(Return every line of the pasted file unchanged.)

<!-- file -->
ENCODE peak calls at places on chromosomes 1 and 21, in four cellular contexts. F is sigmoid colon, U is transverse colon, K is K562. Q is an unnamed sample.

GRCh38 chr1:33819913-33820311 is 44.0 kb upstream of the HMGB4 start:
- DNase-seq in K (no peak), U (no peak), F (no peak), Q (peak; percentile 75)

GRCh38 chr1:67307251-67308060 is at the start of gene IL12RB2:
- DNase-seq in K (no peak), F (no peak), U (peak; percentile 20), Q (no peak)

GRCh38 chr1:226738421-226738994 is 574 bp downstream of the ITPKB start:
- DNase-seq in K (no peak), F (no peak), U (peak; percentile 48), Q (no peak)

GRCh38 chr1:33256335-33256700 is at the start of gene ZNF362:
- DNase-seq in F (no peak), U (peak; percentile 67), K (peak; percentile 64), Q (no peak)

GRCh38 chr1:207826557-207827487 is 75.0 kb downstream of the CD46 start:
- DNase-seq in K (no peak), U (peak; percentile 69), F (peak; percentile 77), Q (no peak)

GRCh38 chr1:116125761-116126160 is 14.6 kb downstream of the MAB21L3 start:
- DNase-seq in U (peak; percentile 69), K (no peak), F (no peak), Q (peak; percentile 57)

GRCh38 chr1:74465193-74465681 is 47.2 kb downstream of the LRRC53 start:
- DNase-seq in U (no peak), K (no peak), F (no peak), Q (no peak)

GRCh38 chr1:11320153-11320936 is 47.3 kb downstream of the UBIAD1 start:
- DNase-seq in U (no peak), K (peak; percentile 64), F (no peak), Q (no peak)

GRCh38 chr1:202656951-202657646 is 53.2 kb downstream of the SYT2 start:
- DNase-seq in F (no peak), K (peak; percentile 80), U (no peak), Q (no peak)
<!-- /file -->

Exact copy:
ENCODE peak calls at places on chromosomes 1 and 21, in four cellular contexts. F is sigmoid colon, U is transverse colon, K is K562. Q is an unnamed sample.

GRCh38 chr1:33819913-33820311 is 44.0 kb upstream of the HMGB4 start:
- DNase-seq in K (no peak), U (no peak), F (no peak), Q (peak; percentile 75)

GRCh38 chr1:67307251-67308060 is at the start of gene IL12RB2:
- DNase-seq in K (no peak), F (no peak), U (peak; percentile 20), Q (no peak)

GRCh38 chr1:226738421-226738994 is 574 bp downstream of the ITPKB start:
- DNase-seq in K (no peak), F (no peak), U (peak; percentile 48), Q (no peak)

GRCh38 chr1:33256335-33256700 is at the start of gene ZNF362:
- DNase-seq in F (no peak), U (peak; percentile 67), K (peak; percentile 64), Q (no peak)

GRCh38 chr1:207826557-207827487 is 75.0 kb downstream of the CD46 start:
- DNase-seq in K (no peak), U (peak; percentile 69), F (peak; percentile 77), Q (no peak)

GRCh38 chr1:116125761-116126160 is 14.6 kb downstream of the MAB21L3 start:
- DNase-seq in U (peak; percentile 69), K (no peak), F (no peak), Q (peak; percentile 57)

GRCh38 chr1:74465193-74465681 is 47.2 kb downstream of the LRRC53 start:
- DNase-seq in U (no peak), K (no peak), F (no peak), Q (no peak)

GRCh38 chr1:11320153-11320936 is 47.3 kb downstream of the UBIAD1 start:
- DNase-seq in U (no peak), K (peak; percentile 64), F (no peak), Q (no peak)

GRCh38 chr1:202656951-202657646 is 53.2 kb downstream of the SYT2 start:
- DNase-seq in F (no peak), K (peak; percentile 80), U (no peak), Q (no peak)